Emerald Studies in Criminology, Feminism and Social Change

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Jacket image for Gender and the Violence(s) of War and Armed Conflict

Series description

Criminology, Feminism and Social Change offers a platform for innovative, engaged, and forward-looking feminist-informed work to explore the interconnections between social change and the capacity of criminology to grapple with the implications of such change.

Social change, whether as a result of the movement of peoples, the impact of new technologies, the potential consequences of climate change, or more commonly identified features of changing societies, such as ageing populations, inter-generational conflict, the changing nature of work, increasing awareness of the problem of gendered violence(s), and/or changing economic and political context, takes its toll across the globe in infinitely more nuanced and inter-connected ways than previously imagined. Each of these connections carry implications for what is understood as crime, the criminal, the victim of crime and the capacity of criminology as a discipline to make sense of these evolving interconnections. Feminist analysis, despite its contentious relationship with the discipline of criminology, has much to offer in strengthening the discipline to better understand the complexity of the world in the twenty-first century and to scan the horizon for emerging, possible or likely futures.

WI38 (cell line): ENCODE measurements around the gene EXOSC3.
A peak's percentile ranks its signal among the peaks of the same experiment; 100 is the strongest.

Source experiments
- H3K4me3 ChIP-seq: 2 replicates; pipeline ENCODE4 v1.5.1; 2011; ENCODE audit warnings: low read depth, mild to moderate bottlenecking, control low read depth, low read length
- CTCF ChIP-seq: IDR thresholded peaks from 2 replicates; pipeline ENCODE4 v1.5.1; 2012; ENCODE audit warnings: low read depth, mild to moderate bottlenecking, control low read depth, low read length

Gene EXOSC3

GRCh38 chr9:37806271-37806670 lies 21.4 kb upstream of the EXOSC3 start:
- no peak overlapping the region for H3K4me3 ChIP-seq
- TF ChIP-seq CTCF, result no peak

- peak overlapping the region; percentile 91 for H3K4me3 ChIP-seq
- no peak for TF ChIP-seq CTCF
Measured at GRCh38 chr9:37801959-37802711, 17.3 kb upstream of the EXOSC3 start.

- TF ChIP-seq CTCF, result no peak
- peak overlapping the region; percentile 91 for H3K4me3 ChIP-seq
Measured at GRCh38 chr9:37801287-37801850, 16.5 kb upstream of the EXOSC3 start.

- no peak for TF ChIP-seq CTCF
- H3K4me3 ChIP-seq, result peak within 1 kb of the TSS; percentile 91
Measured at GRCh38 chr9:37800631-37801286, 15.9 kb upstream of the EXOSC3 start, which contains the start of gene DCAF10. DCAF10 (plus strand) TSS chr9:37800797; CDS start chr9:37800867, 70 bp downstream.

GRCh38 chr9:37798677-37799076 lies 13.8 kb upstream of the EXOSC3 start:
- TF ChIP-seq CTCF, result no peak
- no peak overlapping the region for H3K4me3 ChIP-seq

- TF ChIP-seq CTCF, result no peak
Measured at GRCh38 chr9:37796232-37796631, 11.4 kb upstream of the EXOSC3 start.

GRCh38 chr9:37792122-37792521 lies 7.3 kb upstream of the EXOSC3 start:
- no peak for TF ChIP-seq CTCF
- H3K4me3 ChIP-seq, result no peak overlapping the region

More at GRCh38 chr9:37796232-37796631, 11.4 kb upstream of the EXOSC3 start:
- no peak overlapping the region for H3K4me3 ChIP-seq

This series invites feminist-informed scholars, particularly those working comparatively across disciplinary boundaries to take up the challenges posed by social change for the discipline of criminology. The series offers authors a space to adopt and develop strong, critical personal views whether in the format of research monographs, single or co-authored books or edited collections. We are keen to promote global views and debates on these issues and welcome proposals embracing such perspectives.

We are interested in submissions on, but not limited to, the following topics:

  • the violence(s) of war, climate change and the movement of peoples
  • critical appreciations of policy developments in policing, security and surveillance
  • visual culture and its gendered consequences
  • history, feminism and criminology
  • policy response to intimate partner violence in a global context
  • cultural criminology, gender and the objectification of women
  • feminist readings of the disciplinary foundations of criminology
  • geography, gender and the consequences of war

To submit a proposal to this series, please contact the series editors via email:

Prof Sandra Walklate
University of Liverpool, UK

Dr Kate Fitz-Gibbon
Monash University, Australia

Walter S. DeKeseredy
West Virginia University, USA

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